The Jefferson County PVA now requires taxpayers who challenge their assessments to sign an affidavit stating an opinion of value for their property. While it has been customary for a taxpayer challenging the assessment to make a declaration of value, the fact that the PVA now demands that the taxpayer swear to that value is somewhat troubling, since filing a false affidavit could result in criminal penalties. If asked to complete the new form, taxpayers need to insure that their opinion of value rests on a reasonable basis.

The affidavit also calls for the property owner to attest that all of the taxpayer's property has been listed with the Administrator's office. This appears to put a taxpayer in the position of guaranteeing that the PVA has picked up any additions or expansions to the property. While Kentucky law always required a taxpayer to "list" all property with the PVA, this affidavit seems to put an even greater burden on the taxpayer.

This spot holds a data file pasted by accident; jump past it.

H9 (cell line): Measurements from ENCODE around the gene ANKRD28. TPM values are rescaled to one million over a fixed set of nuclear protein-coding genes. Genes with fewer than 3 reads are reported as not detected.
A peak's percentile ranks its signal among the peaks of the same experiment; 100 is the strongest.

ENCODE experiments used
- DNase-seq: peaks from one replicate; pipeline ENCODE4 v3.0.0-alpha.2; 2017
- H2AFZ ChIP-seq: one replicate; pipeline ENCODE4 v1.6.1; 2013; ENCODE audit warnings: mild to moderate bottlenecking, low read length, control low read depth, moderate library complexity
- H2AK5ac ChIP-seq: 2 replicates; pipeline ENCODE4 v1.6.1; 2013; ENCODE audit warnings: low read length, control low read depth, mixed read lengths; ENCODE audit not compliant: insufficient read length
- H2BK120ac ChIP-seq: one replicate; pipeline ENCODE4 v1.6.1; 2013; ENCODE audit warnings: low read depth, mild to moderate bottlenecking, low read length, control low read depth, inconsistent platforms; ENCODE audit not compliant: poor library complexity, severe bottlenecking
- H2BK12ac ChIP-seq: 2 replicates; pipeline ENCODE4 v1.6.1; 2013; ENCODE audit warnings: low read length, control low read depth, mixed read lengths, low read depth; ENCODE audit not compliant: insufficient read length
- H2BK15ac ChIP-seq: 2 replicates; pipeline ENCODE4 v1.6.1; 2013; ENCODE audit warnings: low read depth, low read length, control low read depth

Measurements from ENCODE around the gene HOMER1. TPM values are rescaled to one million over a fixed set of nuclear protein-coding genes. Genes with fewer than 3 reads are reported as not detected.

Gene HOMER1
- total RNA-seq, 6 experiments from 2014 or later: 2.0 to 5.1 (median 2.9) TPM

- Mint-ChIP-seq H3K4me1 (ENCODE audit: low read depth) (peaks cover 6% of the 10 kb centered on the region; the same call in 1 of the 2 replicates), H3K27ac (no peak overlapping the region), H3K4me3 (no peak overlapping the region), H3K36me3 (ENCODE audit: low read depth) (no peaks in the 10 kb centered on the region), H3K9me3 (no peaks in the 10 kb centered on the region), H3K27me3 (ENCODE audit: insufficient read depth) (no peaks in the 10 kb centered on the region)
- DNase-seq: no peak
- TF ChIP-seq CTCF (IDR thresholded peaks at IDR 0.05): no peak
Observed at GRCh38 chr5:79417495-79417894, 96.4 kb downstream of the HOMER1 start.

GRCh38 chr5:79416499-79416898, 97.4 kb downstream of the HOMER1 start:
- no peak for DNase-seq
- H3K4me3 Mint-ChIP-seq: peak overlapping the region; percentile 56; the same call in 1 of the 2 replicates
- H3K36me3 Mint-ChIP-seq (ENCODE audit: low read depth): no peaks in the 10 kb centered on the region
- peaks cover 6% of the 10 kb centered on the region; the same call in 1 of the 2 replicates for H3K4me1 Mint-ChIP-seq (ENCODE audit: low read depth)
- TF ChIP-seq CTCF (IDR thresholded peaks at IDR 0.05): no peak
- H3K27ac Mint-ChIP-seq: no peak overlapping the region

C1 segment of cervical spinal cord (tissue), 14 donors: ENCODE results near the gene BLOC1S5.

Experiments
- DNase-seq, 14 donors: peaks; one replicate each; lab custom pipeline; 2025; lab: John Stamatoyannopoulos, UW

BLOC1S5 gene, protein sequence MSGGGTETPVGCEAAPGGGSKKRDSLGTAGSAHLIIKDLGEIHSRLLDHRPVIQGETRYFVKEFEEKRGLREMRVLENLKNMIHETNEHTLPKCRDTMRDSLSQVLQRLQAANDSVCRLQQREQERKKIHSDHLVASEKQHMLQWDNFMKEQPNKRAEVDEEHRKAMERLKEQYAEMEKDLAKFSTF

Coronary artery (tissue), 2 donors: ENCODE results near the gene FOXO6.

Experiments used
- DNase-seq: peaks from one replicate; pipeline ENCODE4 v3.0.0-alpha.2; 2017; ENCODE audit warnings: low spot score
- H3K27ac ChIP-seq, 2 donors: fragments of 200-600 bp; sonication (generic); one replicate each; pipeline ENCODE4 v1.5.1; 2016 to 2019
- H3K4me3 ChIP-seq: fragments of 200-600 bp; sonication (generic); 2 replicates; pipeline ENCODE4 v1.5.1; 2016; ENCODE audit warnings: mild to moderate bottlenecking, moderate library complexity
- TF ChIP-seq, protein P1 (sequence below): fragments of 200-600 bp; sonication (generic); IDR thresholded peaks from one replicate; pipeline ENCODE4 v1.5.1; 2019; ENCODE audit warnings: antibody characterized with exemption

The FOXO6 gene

The Jefferson County PVA's office remains one of the most user-friendly offices in the state. A taxpayer dissatisfied with his or her assessment should not hesitate to contact the office about protesting an assessment. By providing the Administrator's office with the right information, a taxpayer may be able to obtain a reduction in an assessment, and in any case, can get a full and satisfactory explanation as to how the Administrator assessed the property. The PVA's office offers taxpayers their first chance to obtain a property tax reduction, but remember, good documentation is critical.

BruceFClarkBruce F. Clark is a partner in the Frankfort office of Stites and Haribson, the Kentucky member of American Property Tax Counsel, the national affiliation of property tax attorneys. He can be reached at This email address is being protected from spambots. You need JavaScript enabled to view it..

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May